As the impacts of climate change worsen globally environmental activists have found themselves increasingly targeted by repressive measures. A great deal of recent environmental activism in the U.S. focuses on resisting oil pipelines: activists have on pipelines, maintained , and suspended themselves in in order to protest existing pipelines and block new pipeline construction. For their efforts, many have been labeled “terrorists” by lawmakers, law enforcement, and private corporations.
In 2016, in response to the construction of the Dakota Access Pipeline (DAPL), members of the Standing Rock Sioux Tribe launched the campaign to stop the construction of a pipeline that violate Indigenous land sovereignty and potentially contaminate the tribe’s drinking water. Now complete, the DAPL spans across the Dakotas, Iowa, and Illinois, potentially to the Standing Rock Sioux’s drinking water. of Indigenous people and allies gathered at protest camps in North Dakota to block DAPL construction, where they were met with and surveillance—much of it on Indigenous activists—at the hands of law enforcement and the private security firm TigerSwan, which DAPL owner Energy Transfer Partners (ETP) hired . An FBI Joint Terrorism Task Force also monitored #NoDAPL participants, as first reported by the .
David Naguib Pellow, director of the at the University of California, Santa Barbara, explained in an email how the “eco-terrorist” label targets “ordinary citizens who seek to make peaceful nonviolent social change and to instill fear and paralysis in them so that powerful economic and political interests are protected.”
Additional anti-pipeline activists have also been singled out and branded as terrorists since #NoDAPL. In 2018, the ACLU obtained via FOIA request documents pertaining to pipeline protest repression in Montana in 2018. The documents revealed that the state’s U.S. Attorney’s Office hosted an “” in Montana that year, raising fears that Indigenous-led protests against the Keystone XL in Montana in the same ways that #NoDAPL was. A from this year reveals that Oregon and federal authorities may be monitoring protests against the proposed , which includes a 232-mile natural gas pipeline and pipeline terminal in Coos County via a “domestic terrorism working group.”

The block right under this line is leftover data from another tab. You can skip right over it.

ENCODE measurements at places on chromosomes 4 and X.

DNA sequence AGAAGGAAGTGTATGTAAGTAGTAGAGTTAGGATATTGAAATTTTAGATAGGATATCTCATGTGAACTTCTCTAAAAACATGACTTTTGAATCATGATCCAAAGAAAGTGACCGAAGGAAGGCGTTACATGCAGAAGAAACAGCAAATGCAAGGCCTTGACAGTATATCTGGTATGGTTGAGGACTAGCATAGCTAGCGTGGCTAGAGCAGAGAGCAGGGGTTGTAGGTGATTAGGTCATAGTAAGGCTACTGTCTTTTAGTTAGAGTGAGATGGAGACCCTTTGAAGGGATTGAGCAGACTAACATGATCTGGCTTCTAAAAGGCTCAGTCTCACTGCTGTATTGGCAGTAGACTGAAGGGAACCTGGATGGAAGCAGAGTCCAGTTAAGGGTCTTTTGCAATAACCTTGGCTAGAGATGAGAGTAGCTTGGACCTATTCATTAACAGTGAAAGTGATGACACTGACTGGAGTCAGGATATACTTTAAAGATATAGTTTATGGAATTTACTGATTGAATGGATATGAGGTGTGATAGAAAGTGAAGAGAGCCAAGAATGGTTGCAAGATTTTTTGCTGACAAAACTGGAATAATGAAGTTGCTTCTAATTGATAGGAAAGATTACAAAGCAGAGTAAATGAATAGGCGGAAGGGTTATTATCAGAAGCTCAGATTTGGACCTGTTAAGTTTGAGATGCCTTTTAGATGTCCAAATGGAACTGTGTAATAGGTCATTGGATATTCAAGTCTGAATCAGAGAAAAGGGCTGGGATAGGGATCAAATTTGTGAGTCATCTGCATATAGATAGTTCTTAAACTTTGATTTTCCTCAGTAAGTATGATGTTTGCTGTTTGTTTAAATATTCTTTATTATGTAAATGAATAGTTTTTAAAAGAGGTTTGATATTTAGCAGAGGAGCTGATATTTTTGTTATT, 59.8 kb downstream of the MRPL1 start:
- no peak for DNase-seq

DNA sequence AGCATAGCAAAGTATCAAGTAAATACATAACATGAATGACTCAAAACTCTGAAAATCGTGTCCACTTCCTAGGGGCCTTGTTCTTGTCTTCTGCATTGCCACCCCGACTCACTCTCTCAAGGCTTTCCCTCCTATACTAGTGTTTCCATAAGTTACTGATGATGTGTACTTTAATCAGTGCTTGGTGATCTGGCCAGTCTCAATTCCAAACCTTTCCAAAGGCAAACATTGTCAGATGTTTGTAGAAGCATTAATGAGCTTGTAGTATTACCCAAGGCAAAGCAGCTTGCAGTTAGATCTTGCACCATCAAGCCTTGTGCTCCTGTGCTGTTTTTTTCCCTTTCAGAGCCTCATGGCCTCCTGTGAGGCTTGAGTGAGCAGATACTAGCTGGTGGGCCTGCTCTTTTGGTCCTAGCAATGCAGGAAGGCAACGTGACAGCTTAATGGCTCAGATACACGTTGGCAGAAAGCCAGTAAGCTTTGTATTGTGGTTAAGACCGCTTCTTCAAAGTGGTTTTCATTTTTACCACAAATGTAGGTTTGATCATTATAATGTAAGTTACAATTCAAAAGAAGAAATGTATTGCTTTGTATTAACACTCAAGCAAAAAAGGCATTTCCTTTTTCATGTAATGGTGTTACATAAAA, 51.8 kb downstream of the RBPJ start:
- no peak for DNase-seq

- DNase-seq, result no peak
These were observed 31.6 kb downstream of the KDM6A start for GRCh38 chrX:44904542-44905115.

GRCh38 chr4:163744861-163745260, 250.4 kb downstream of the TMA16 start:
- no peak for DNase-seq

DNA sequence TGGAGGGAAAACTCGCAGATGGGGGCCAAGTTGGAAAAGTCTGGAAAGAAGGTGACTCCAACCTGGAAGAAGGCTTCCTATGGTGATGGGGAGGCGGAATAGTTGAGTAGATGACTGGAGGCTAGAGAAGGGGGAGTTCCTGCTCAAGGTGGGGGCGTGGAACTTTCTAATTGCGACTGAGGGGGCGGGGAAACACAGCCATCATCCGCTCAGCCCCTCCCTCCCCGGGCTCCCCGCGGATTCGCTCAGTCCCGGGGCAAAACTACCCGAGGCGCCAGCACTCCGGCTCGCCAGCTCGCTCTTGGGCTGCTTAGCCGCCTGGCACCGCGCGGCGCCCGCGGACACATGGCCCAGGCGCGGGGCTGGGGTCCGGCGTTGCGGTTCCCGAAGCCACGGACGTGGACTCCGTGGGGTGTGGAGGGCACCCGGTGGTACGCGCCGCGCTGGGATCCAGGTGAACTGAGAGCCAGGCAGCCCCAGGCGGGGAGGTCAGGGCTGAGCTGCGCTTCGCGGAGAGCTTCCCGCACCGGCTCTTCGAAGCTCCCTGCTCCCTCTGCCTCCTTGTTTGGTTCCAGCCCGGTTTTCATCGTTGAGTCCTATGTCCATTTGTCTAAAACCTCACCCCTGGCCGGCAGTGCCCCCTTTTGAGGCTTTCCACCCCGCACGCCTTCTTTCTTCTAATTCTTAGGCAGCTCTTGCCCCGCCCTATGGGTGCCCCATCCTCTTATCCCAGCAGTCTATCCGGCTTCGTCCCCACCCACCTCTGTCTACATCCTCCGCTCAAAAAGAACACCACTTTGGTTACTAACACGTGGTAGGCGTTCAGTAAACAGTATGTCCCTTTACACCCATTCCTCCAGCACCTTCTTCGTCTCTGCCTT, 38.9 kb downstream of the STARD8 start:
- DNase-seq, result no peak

In the Virginias, activists organizing against the Mountain Valley Pipeline (MVP) have attempted to halt construction for around four years, using tactics including tree-sits. But in 2018, participating tree-sitters found themselves , an anti-terrorism unit that has coordinated with local sheriffs and EQM Midstream Partners, a . In 2019, three MVP protesters using civil disobedience tactics have been .
Since late 2017, conservative state lawmakers around the country have taken up created by the American Legislative Exchange Council (ALEC) that ostensibly protects “critical infrastructure”—in this case, pipelines—from direct action and civil disobedience. According to the International Center for Not-for-Profit Law’s six states have passed new “critical infrastructure” legislation in the last three years.
But the trend towards singling out environmental protesters is not a new phenomenon. There is a history of repression against both eco-activists and animal rights activists, culminating in a period in the late 1990s and mid-’00s known as the Green Scare, when lawmakers to crack down on animal rights and environmental activists, and repeatedly invoked rhetoric about “terrorism” to describe environmentalists. Tactics from this era are apparent today as well.
“This particular moment is one where we’re seeing both continued repression and the amplification of repression through the use of surveillance technologies and infrastructures (such as the rise of fusion centers) that builds on state-based neutralization practices rampant during the Green Scare,” Pellow told me. “But we’re also seeing the tried and true, age-old methods of surveillance.”
Conservative legislators contend that eco-terrorism has existed for decades since some members of Greenpeace left that group in 1977 to organize on more radical terms. People affiliated with Earth First! were among the first to experience the crackdown on eco-terrorism. The FBI infiltrated and surveilled Earth First! in the 1980s using tactics such as spying and leading smear campaigns that some critics “classic COINTELPRO” (referring to the secretive and often illegal that was officially active between ).vandalism
CT, Jim Inhofe, called